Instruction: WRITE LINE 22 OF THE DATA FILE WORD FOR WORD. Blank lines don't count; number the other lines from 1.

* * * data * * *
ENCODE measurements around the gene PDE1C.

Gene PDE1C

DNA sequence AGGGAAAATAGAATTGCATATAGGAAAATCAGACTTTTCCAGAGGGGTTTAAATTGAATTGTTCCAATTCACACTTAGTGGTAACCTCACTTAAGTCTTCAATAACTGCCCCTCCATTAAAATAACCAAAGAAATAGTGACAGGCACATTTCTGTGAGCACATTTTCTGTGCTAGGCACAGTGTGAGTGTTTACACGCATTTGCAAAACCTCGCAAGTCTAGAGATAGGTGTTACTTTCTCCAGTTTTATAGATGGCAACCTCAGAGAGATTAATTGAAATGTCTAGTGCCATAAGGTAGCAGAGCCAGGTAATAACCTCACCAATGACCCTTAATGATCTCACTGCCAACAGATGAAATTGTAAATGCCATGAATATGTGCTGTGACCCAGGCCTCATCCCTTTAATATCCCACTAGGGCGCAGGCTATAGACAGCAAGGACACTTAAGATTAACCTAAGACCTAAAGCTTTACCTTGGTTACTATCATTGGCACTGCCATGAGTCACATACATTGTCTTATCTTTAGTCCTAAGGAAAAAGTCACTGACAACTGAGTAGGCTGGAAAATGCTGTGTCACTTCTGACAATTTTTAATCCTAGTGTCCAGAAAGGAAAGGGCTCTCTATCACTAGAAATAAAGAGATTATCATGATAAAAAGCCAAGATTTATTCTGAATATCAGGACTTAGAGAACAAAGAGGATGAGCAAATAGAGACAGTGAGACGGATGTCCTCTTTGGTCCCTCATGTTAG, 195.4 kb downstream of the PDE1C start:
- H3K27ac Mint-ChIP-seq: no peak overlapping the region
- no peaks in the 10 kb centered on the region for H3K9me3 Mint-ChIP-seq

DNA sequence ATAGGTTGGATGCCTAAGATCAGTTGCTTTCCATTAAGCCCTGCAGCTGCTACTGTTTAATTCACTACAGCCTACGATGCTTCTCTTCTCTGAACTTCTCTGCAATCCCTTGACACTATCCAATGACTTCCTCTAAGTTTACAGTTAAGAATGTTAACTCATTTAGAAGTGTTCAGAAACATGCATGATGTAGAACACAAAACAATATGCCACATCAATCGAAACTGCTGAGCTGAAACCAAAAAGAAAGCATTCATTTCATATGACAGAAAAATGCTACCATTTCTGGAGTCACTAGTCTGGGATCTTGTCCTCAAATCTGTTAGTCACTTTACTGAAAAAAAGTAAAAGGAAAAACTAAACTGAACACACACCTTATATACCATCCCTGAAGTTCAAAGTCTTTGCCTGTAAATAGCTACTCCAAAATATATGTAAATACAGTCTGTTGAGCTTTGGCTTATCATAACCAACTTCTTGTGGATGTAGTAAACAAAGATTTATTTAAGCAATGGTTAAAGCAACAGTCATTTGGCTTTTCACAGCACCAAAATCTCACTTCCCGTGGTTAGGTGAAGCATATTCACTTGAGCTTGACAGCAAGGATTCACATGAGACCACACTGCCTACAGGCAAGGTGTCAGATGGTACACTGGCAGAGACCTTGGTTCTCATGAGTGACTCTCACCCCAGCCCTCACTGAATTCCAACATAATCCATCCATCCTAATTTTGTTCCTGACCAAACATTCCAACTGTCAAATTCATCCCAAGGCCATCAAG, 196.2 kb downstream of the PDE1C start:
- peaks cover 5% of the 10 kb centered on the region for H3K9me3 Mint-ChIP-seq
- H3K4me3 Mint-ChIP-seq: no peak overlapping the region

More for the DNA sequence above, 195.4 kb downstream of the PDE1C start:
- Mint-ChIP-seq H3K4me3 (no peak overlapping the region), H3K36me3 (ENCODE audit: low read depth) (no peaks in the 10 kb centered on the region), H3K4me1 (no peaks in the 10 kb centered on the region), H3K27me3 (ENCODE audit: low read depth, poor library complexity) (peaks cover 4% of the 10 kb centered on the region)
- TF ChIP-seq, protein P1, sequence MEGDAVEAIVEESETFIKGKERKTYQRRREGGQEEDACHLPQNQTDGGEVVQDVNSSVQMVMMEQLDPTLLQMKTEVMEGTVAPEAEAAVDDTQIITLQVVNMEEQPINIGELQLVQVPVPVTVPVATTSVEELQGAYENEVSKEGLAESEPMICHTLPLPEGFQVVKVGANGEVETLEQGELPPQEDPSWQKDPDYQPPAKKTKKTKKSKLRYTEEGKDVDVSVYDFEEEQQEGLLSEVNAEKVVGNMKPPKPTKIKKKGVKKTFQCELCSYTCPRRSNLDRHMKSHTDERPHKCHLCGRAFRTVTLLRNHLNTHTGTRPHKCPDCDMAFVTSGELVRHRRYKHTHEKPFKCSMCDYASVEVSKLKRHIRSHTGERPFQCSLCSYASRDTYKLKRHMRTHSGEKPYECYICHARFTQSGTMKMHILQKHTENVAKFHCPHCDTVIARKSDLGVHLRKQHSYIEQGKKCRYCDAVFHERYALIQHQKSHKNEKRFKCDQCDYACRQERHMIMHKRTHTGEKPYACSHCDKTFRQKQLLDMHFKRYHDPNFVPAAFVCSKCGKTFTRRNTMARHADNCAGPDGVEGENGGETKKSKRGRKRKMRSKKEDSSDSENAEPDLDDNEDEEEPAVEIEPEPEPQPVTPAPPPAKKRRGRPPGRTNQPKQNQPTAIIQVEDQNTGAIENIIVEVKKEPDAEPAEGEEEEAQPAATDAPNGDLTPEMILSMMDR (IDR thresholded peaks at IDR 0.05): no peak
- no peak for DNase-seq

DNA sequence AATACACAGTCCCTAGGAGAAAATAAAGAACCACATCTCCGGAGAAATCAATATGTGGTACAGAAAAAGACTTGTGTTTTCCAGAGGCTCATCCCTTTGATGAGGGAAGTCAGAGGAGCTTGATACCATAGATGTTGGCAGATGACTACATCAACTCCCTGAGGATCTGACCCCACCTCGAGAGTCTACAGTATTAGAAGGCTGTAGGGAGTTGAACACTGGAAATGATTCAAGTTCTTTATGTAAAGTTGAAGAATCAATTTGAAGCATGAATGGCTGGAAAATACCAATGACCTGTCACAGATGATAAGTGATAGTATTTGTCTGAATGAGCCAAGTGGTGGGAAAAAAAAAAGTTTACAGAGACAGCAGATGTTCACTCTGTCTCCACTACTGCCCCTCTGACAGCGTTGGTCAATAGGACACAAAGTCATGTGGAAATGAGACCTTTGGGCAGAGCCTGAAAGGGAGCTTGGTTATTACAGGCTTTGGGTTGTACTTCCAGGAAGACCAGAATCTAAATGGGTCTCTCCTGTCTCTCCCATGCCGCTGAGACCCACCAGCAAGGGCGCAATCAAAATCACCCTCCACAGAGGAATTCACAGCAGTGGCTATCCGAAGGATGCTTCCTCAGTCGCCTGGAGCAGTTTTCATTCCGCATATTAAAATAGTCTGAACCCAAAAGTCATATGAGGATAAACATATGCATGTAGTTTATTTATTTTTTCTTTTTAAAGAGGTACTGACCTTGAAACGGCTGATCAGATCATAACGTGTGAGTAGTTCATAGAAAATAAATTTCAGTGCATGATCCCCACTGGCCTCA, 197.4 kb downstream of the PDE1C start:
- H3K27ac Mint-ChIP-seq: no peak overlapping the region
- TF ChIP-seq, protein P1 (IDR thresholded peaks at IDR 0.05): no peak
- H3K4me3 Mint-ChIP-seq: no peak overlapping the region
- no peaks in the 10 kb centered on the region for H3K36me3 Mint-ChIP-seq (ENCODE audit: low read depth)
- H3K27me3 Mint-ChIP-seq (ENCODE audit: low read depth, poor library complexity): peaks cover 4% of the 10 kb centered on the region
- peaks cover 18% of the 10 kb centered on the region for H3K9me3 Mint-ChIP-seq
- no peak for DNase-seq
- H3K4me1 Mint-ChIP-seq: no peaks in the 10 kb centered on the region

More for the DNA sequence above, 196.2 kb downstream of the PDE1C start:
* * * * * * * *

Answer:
More for the DNA sequence above, 196.2 kb downstream of the PDE1C start: